My Lords, I thank the noble Baroness, Lady Hamwee, and the noble Lord, Lord Stevenson, who negated the need for me to speak to Amendment 142A, so I shall not do so.
I turn straight to Amendment 142B. This requires the controller to provide a data subject with specified information about the processing of their personal data unless the controller has previously provided the data subject with that information. This contrasts with the existing approach in Clause 91(3), which provides that the controller is not required to give the data subject information that the data subject already has. Although similar, the shift in emphasis of this amendment could undermine Clause 91(2) by requiring the data controller to provide information directly to the data subject rather than to generally provide it. The effect of this could be to place an undue burden on the controller by preventing them providing such information generally, such as by means of their website.
Clause 92 provides for an individual to obtain confirmation from a controller of whether the controller is processing personal data concerning them and, if so, to be provided with that data and information relating to it. It sets out how an individual would request such information and places certain restrictions and obligations on meeting such requests.
Amendment 142C would add to the information that must be provided to a data subject. I do not believe this amendment is necessary. Clause 91 already provides that the general information that must be provided by a controller is information about how to exercise rights under Chapter 3 of Part 4 and I am sure that the Information Commissioner will put out further information about data subjects’ rights under each of the schemes covered by the Bill.
The purpose of Amendment 142D is to remove the ability of the intelligence services to charge a fee for providing information in response to a request by a data subject in any circumstances. The noble Lord, Lord Stevenson, or the noble Lord, Lord Kennedy—I am not quite sure who it was; I think it was the noble Lord, Lord Stevenson—has contrasted the position in Part 4 with that in Parts 2 and 3 of the Bill, whereby a controller may charge a fee only where the subject access request is manifestly unfounded or excessive. The fact remains, however, that the modernised Convention 108, on which Part 4 is based, continues to allow for the charging of a reasonable fee for subject access requests and we are retaining the power to specify a maximum fee, which currently stands at £10.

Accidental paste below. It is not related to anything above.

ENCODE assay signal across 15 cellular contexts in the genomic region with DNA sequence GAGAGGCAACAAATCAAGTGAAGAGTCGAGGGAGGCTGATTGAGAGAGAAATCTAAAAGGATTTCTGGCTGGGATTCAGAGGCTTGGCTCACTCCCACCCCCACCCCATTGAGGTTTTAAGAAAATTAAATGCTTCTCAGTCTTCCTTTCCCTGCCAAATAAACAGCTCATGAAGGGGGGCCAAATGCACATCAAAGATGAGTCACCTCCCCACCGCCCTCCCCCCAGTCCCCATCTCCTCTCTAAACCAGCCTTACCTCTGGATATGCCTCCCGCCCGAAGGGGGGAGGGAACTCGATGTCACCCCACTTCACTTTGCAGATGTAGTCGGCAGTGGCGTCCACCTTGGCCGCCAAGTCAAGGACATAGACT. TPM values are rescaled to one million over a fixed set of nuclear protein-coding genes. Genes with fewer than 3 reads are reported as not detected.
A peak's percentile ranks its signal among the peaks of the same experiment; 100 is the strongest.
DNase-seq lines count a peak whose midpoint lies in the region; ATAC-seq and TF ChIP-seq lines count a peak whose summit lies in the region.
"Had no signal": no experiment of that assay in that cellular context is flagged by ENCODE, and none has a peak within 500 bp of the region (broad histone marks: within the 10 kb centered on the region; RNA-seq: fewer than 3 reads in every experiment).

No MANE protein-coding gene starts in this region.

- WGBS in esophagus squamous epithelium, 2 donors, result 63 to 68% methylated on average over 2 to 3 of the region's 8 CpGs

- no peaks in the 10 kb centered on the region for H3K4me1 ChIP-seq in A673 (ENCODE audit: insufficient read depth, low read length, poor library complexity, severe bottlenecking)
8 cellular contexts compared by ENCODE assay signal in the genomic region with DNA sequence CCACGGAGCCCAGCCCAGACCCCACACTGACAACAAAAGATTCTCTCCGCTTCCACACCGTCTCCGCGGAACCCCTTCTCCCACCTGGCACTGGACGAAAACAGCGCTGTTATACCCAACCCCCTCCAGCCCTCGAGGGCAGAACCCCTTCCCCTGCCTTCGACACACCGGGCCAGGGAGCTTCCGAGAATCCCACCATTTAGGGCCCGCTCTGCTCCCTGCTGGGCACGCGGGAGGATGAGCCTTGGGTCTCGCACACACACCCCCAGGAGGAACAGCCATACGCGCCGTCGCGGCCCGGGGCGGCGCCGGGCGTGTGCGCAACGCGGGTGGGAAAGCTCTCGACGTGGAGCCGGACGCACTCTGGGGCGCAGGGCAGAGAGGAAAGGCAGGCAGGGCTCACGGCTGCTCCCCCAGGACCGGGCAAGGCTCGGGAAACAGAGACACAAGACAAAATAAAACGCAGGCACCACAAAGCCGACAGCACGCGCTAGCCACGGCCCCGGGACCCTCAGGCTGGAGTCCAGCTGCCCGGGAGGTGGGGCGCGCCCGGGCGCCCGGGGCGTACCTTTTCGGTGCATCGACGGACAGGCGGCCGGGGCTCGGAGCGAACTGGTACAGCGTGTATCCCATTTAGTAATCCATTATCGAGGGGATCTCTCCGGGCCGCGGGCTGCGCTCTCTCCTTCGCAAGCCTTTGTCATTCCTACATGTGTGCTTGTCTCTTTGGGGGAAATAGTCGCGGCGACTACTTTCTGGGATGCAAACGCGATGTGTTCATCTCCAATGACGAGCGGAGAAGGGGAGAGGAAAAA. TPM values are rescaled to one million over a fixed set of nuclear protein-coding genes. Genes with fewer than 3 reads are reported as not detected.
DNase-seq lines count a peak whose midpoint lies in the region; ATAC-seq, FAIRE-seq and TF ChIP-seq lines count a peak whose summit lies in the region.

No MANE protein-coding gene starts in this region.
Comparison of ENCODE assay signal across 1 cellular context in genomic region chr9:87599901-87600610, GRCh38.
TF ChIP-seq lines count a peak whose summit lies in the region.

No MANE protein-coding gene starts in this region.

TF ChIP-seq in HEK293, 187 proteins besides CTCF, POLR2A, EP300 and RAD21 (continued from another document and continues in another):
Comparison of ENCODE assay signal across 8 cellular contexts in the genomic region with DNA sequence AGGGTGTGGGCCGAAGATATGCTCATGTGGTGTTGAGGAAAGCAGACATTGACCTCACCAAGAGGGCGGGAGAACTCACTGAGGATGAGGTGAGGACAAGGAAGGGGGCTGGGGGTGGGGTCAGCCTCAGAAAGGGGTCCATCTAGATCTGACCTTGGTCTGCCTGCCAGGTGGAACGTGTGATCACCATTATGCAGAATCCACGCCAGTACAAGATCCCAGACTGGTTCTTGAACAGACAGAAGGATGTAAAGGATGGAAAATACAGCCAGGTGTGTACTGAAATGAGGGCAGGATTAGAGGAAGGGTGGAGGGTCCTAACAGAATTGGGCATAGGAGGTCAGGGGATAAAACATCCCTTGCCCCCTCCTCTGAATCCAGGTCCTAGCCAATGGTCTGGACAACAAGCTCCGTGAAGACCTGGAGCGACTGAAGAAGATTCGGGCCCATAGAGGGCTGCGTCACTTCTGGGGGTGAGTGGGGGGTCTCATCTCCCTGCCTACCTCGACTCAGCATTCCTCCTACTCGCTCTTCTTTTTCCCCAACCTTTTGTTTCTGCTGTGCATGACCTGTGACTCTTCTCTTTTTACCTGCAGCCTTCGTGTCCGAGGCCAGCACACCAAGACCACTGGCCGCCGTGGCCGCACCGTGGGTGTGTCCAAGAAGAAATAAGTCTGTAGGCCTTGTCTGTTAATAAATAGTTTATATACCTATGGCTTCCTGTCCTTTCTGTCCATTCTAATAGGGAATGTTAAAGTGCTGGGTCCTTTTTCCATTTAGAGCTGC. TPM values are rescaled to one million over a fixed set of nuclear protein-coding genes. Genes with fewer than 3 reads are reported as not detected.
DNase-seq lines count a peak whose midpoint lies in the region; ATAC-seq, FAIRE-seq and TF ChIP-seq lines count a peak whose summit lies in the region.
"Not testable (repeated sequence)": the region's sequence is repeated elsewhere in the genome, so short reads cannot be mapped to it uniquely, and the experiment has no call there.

It is entirely right that the intelligence services should be required to respond to subject access requests, but we believe it is appropriate to retain the ability to charge because we do not want the intelligence services to be exposed to vexatious or frivolous requests that could impose a significant burden upon Part 4 controllers. As I have said, the modernised Convention 108 allows for the charging of a fee and there is a power in Clause 92 not just to place a cap on the amount of the fee but to provide that, in specified cases, no fee may be charged. I think this is the right approach and we should therefore retain Clause 92(3) and (4).
Amendment 143A would require every subject access request under Clause 92 to be fulfilled within one month and would remove the Secretary of State’s ability to extend the applicable time period to up to three months for any cases. The Delegated Powers and Regulatory Reform Committee has considered this Bill and made no comment on this regulation-making power. In our delegated powers memorandum we explained the need for this provision, and the equivalent power in Part 3 of the Bill, as follows:
“Meeting the default one month time limit for responding to subject access requests or to requests to rectify or erase personal data may, in some cases, prove to be challenging, particularly where the data controller holds a significant volume of data in relation to the data subject. A power to extend the applicable time period to up to three months will afford the flexibility to take into account the operational experience of police forces, the CPS, prisons and others in responding to requests from data subjects under the new regime”.
I hope the noble Baroness would agree that this is a prudent regulation-making power which affords us limited flexibility to take into account the operational experience of the intelligence services in operating under the new scheme.